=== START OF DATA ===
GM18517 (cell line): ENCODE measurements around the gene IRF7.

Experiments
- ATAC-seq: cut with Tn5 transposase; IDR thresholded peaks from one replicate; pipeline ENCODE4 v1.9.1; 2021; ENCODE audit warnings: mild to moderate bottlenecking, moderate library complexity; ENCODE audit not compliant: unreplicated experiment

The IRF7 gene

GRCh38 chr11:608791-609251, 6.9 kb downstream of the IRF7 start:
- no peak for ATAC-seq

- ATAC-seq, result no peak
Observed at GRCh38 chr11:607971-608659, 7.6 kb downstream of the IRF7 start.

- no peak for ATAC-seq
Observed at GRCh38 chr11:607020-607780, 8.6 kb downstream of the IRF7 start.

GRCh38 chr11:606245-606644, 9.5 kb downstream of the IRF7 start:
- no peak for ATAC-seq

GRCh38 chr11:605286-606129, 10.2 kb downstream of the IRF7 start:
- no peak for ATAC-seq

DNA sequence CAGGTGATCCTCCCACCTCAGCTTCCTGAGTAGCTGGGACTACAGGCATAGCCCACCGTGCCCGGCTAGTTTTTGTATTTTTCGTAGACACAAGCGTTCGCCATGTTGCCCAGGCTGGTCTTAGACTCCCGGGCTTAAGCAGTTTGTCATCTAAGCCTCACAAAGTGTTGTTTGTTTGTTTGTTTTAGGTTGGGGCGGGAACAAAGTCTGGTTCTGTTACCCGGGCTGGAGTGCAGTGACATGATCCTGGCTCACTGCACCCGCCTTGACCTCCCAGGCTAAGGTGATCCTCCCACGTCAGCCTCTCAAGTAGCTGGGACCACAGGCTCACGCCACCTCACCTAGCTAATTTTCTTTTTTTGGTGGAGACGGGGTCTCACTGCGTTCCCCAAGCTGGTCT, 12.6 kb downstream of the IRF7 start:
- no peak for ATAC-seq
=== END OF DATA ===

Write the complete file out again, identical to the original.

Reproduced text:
GM18517 (cell line): ENCODE measurements around the gene IRF7.

Experiments
- ATAC-seq: cut with Tn5 transposase; IDR thresholded peaks from one replicate; pipeline ENCODE4 v1.9.1; 2021; ENCODE audit warnings: mild to moderate bottlenecking, moderate library complexity; ENCODE audit not compliant: unreplicated experiment

The IRF7 gene

GRCh38 chr11:608791-609251, 6.9 kb downstream of the IRF7 start:
- no peak for ATAC-seq

- ATAC-seq, result no peak
Observed at GRCh38 chr11:607971-608659, 7.6 kb downstream of the IRF7 start.

- no peak for ATAC-seq
Observed at GRCh38 chr11:607020-607780, 8.6 kb downstream of the IRF7 start.

GRCh38 chr11:606245-606644, 9.5 kb downstream of the IRF7 start:
- no peak for ATAC-seq

GRCh38 chr11:605286-606129, 10.2 kb downstream of the IRF7 start:
- no peak for ATAC-seq

DNA sequence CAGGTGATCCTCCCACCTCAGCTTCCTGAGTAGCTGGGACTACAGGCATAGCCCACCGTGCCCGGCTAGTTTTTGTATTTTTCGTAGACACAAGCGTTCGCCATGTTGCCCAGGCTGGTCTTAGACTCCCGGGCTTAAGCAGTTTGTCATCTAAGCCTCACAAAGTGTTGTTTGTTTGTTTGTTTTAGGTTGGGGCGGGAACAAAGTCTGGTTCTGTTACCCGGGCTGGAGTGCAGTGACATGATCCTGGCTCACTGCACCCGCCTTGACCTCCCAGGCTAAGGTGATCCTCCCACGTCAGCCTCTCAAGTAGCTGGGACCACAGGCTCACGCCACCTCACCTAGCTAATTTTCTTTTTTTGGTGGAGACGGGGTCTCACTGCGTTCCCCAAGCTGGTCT, 12.6 kb downstream of the IRF7 start:
- no peak for ATAC-seq